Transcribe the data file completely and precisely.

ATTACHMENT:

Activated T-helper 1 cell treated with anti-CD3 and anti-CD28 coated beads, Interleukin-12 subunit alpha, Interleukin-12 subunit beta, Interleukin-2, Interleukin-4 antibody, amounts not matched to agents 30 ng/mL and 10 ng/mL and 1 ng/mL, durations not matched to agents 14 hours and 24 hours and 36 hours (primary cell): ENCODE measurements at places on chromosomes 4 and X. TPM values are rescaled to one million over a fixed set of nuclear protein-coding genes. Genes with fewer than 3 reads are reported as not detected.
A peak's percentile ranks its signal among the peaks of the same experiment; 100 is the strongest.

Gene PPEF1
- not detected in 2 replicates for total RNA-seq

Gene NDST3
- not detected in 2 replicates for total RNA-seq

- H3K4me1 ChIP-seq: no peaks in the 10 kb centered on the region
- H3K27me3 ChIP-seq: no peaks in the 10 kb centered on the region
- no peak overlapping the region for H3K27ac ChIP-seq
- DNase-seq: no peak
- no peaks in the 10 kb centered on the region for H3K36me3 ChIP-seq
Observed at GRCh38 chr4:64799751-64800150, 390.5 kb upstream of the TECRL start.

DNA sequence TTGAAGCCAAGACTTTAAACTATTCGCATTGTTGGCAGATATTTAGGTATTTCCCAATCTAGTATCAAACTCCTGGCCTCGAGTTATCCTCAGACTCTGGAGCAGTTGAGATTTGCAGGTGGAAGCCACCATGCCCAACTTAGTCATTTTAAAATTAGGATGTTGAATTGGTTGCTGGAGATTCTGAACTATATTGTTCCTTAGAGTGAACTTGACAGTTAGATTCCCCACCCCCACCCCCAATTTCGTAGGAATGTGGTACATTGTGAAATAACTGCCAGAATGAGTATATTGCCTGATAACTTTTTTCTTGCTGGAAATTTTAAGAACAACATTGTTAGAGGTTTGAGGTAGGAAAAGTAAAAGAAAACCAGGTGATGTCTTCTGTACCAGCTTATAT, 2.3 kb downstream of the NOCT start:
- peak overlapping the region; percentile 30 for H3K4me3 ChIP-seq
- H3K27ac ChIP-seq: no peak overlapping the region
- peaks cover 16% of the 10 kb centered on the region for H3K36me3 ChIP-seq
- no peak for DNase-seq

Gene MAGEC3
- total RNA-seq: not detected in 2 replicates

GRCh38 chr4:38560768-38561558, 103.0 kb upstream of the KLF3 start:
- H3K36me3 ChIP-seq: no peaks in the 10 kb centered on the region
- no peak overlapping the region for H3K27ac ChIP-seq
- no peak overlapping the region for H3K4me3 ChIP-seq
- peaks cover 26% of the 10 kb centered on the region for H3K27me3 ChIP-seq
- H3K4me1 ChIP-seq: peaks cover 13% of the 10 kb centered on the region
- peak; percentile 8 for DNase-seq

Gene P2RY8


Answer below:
Activated T-helper 1 cell treated with anti-CD3 and anti-CD28 coated beads, Interleukin-12 subunit alpha, Interleukin-12 subunit beta, Interleukin-2, Interleukin-4 antibody, amounts not matched to agents 30 ng/mL and 10 ng/mL and 1 ng/mL, durations not matched to agents 14 hours and 24 hours and 36 hours (primary cell): ENCODE measurements at places on chromosomes 4 and X. TPM values are rescaled to one million over a fixed set of nuclear protein-coding genes. Genes with fewer than 3 reads are reported as not detected.
A peak's percentile ranks its signal among the peaks of the same experiment; 100 is the strongest.

Gene PPEF1
- not detected in 2 replicates for total RNA-seq

Gene NDST3
- not detected in 2 replicates for total RNA-seq

- H3K4me1 ChIP-seq: no peaks in the 10 kb centered on the region
- H3K27me3 ChIP-seq: no peaks in the 10 kb centered on the region
- no peak overlapping the region for H3K27ac ChIP-seq
- DNase-seq: no peak
- no peaks in the 10 kb centered on the region for H3K36me3 ChIP-seq
Observed at GRCh38 chr4:64799751-64800150, 390.5 kb upstream of the TECRL start.

DNA sequence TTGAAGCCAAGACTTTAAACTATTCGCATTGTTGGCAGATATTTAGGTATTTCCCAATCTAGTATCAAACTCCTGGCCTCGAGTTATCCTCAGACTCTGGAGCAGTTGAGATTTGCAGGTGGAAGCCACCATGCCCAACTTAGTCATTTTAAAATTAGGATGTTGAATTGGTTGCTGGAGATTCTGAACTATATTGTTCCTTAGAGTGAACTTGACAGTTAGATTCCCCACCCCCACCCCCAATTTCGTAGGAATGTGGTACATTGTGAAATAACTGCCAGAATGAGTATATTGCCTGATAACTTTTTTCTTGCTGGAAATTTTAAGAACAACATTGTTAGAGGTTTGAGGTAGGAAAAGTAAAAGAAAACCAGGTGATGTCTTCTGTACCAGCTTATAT, 2.3 kb downstream of the NOCT start:
- peak overlapping the region; percentile 30 for H3K4me3 ChIP-seq
- H3K27ac ChIP-seq: no peak overlapping the region
- peaks cover 16% of the 10 kb centered on the region for H3K36me3 ChIP-seq
- no peak for DNase-seq

Gene MAGEC3
- total RNA-seq: not detected in 2 replicates

GRCh38 chr4:38560768-38561558, 103.0 kb upstream of the KLF3 start:
- H3K36me3 ChIP-seq: no peaks in the 10 kb centered on the region
- no peak overlapping the region for H3K27ac ChIP-seq
- no peak overlapping the region for H3K4me3 ChIP-seq
- peaks cover 26% of the 10 kb centered on the region for H3K27me3 ChIP-seq
- H3K4me1 ChIP-seq: peaks cover 13% of the 10 kb centered on the region
- peak; percentile 8 for DNase-seq

Gene P2RY8